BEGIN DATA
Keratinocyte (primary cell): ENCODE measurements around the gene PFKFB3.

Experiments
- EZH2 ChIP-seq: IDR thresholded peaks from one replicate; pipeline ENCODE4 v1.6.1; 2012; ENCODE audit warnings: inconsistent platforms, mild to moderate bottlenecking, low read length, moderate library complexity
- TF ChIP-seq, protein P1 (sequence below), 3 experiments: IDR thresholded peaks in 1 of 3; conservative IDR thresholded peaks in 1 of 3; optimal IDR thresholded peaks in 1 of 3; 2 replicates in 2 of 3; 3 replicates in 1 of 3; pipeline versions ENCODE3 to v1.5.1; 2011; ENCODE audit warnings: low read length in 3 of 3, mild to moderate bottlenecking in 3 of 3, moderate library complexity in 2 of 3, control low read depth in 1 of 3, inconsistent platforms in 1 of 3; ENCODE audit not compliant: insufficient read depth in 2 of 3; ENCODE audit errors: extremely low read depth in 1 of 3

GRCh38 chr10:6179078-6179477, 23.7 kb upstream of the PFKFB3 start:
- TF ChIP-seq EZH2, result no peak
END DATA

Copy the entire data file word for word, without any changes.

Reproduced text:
Keratinocyte (primary cell): ENCODE measurements around the gene PFKFB3.

Experiments
- EZH2 ChIP-seq: IDR thresholded peaks from one replicate; pipeline ENCODE4 v1.6.1; 2012; ENCODE audit warnings: inconsistent platforms, mild to moderate bottlenecking, low read length, moderate library complexity
- TF ChIP-seq, protein P1 (sequence below), 3 experiments: IDR thresholded peaks in 1 of 3; conservative IDR thresholded peaks in 1 of 3; optimal IDR thresholded peaks in 1 of 3; 2 replicates in 2 of 3; 3 replicates in 1 of 3; pipeline versions ENCODE3 to v1.5.1; 2011; ENCODE audit warnings: low read length in 3 of 3, mild to moderate bottlenecking in 3 of 3, moderate library complexity in 2 of 3, control low read depth in 1 of 3, inconsistent platforms in 1 of 3; ENCODE audit not compliant: insufficient read depth in 2 of 3; ENCODE audit errors: extremely low read depth in 1 of 3

GRCh38 chr10:6179078-6179477, 23.7 kb upstream of the PFKFB3 start:
- TF ChIP-seq EZH2, result no peak